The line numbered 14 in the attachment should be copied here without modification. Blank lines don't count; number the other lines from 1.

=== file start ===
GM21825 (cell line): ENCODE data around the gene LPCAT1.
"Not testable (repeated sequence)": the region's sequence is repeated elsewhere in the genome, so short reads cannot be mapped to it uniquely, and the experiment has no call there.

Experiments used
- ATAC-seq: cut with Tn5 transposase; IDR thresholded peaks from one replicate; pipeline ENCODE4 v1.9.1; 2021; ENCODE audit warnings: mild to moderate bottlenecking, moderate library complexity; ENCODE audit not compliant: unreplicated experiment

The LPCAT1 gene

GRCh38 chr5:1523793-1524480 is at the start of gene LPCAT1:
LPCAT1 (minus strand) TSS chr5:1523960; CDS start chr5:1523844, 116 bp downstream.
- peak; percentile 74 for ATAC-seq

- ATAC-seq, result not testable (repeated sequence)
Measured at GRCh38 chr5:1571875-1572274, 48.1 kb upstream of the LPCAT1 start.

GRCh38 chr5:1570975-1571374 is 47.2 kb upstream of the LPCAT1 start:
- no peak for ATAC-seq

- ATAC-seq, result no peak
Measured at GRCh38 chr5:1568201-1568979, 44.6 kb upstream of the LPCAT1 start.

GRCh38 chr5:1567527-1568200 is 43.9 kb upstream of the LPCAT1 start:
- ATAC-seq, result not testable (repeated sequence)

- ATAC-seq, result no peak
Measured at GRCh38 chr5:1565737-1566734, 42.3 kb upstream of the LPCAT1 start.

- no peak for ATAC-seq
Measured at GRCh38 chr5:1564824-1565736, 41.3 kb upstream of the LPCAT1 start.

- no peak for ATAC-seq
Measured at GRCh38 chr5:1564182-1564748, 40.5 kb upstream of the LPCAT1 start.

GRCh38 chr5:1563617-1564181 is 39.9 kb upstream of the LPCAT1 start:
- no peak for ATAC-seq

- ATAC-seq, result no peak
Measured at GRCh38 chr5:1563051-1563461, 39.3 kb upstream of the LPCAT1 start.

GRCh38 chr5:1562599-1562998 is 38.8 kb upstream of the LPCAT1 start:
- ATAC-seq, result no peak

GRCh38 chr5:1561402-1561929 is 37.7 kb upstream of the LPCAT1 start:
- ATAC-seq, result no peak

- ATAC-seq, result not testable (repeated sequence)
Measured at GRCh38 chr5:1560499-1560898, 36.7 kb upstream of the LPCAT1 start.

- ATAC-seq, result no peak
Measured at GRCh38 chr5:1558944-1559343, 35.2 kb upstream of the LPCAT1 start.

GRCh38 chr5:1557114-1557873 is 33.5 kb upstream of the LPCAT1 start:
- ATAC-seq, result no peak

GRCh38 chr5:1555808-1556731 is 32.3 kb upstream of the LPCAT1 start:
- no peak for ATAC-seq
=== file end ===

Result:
Measured at GRCh38 chr5:1568201-1568979, 44.6 kb upstream of the LPCAT1 start.